3. An indexed pipe as in claim 1, wherein said first series of numeric indications converge to a center line of said pipe section, said firsts indicating means references said first series to the center line of the pipe section, said second series of numeric indications diverge from the center line and said second indicating means references all of said second series on one side of the center line to one end of said pipe section, and all of said second series on the other side of the center line to the other end of said pipe section.
4. An indexed pipe as in claim 3, wherein said first indicating means includes an arrow and a letter "C", and said second indicating means include an arrow and a letter "E".
5. An indexed pipe as in claim 1, wherein said first and second reference scale have markings that are simple, numeric, and followed by arrows pointing in a particular direction.
Description
BACKGROUND OF THE INVENTION

This invention deals with pipe, and more particularly with an indexed pipe utilizing marked reference systems for indexing.

Pipes of all sizes and types, such as: Poly Vinyl Chloride, Cast or Ductile Iron, Steel, Clay, or asbestos cement, are currently buried in the ground or totally enclosed and require maintenance. Such pipes are extensively used in the fields of water supply, sewerage, and transmission of other liquids and gases.

Ductile Cast Iron Pipe is commercially available in standard lengths of 18 feet, 3 inches. The pipes, laid end to end, are joined by inserting the plain-end of one length of pipe into the bell-end of another, and buried in the ground at varying depths, depending upon local codes, climatic and other considerations.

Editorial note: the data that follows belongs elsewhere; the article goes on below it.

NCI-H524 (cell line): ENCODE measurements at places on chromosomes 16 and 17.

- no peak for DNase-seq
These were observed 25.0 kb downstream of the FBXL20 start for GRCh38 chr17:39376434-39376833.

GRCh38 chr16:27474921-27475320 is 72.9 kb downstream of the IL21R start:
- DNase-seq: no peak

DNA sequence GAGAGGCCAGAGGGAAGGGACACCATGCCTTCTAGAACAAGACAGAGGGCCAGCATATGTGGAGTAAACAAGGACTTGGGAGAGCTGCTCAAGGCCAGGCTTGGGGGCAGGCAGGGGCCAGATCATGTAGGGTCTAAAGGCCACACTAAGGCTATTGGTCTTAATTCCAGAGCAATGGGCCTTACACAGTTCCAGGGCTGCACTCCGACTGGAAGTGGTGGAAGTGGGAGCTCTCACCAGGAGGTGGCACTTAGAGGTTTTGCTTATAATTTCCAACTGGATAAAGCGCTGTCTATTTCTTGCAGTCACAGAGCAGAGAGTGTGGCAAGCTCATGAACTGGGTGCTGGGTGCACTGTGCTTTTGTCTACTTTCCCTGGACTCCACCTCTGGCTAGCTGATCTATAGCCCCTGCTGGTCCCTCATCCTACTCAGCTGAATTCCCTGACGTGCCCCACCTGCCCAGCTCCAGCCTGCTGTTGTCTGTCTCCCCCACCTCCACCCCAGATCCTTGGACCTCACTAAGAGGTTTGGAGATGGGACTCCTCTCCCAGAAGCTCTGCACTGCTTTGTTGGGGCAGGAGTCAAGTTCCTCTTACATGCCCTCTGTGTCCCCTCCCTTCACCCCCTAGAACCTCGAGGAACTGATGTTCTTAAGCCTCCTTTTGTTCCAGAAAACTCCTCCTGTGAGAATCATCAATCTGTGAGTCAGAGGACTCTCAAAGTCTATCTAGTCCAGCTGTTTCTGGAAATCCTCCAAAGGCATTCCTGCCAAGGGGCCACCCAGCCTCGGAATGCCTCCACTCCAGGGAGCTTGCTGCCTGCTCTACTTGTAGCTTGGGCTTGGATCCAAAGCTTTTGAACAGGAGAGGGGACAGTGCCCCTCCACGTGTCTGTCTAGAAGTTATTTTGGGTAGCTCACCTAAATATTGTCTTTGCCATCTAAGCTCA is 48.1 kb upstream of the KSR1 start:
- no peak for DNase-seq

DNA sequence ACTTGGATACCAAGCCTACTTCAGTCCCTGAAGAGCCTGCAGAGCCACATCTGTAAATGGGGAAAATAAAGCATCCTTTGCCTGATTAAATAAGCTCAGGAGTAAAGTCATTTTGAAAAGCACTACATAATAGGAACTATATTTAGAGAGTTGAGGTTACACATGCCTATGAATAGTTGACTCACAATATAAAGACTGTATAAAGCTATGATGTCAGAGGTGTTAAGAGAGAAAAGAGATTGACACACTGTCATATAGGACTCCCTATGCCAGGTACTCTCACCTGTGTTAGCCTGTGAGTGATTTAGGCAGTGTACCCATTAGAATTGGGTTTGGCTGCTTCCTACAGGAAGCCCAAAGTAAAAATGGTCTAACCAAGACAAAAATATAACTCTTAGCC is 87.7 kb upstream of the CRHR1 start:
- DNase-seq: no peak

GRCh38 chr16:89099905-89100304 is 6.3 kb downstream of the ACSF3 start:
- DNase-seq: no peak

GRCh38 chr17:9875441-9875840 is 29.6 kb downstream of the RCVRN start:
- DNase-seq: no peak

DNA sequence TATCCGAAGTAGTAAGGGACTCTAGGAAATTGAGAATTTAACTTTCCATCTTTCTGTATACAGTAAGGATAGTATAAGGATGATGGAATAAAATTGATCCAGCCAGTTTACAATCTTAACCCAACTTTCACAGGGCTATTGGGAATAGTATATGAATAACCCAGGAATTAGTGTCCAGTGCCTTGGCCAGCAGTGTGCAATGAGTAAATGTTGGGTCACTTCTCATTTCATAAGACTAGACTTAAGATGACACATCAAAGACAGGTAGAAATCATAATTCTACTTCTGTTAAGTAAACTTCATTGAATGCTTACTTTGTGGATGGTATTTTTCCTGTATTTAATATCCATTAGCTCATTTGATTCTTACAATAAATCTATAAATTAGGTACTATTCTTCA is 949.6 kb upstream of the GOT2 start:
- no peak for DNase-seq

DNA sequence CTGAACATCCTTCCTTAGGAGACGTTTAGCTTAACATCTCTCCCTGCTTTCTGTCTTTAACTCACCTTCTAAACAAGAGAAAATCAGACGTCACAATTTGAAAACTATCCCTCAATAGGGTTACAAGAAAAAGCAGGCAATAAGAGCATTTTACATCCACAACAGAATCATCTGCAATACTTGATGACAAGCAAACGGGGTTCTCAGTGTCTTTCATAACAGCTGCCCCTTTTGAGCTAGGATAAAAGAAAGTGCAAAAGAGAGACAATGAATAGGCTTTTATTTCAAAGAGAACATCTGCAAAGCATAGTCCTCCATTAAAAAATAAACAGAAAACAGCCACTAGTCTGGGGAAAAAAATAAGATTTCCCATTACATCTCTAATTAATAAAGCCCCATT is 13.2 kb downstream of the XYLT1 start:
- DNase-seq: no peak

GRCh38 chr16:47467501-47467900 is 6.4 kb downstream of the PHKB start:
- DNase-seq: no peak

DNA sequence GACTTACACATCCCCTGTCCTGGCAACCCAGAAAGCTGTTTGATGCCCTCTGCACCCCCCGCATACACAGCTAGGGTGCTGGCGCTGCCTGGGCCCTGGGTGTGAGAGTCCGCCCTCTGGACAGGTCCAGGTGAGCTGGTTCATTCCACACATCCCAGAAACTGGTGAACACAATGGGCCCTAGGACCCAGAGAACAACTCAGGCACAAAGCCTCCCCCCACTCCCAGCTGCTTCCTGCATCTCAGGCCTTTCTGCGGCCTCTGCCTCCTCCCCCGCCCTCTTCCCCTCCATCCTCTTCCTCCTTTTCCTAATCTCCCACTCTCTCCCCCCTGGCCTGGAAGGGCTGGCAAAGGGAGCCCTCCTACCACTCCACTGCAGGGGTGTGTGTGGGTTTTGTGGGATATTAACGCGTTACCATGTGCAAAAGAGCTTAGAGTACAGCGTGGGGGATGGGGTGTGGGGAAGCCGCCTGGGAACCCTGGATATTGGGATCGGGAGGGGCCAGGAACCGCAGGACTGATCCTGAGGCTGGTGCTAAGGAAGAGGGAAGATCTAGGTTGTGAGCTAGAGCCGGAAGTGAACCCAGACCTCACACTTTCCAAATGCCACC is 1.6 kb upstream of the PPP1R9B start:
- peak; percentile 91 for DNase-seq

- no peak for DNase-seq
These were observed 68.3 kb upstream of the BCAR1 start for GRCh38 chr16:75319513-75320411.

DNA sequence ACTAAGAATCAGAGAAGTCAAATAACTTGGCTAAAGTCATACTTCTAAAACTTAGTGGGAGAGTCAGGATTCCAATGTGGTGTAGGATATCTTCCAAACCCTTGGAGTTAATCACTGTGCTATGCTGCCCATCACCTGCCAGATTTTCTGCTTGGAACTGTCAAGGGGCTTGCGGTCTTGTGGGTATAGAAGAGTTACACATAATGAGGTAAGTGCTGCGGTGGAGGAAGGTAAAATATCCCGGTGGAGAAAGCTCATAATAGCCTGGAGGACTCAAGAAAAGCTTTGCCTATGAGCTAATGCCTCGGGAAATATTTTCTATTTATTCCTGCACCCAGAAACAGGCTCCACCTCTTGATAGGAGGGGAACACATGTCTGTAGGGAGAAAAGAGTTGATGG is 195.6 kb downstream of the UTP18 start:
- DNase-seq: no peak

When a section of pipe is dug up and exposed for purposes of repairing, installing a service tap, installing a valve, tee or any other fitting, the usual procedure is to cut out the required section of pipe and substitute it with the appropriate replacement. Couplings are used to secure the replacement in position.

Use of two clamps, couplings or collars is unavoidable in the substitution of the replaced section. Such clamps are very expensive and require significant man-hours of skilled labor to install.

Use of two clamps involves extra joints where the piping may separate due to excessive earth movement or unequal settlement, resulting in an emergency situation. In addition, the use of two clamps also means extra joints where leakage may occur, resulting in increased product losses or infiltration of ground water in sanitary sewer systems. In either case, such leaks represent increased monetary costs, in terms of product losses or higher operational costs.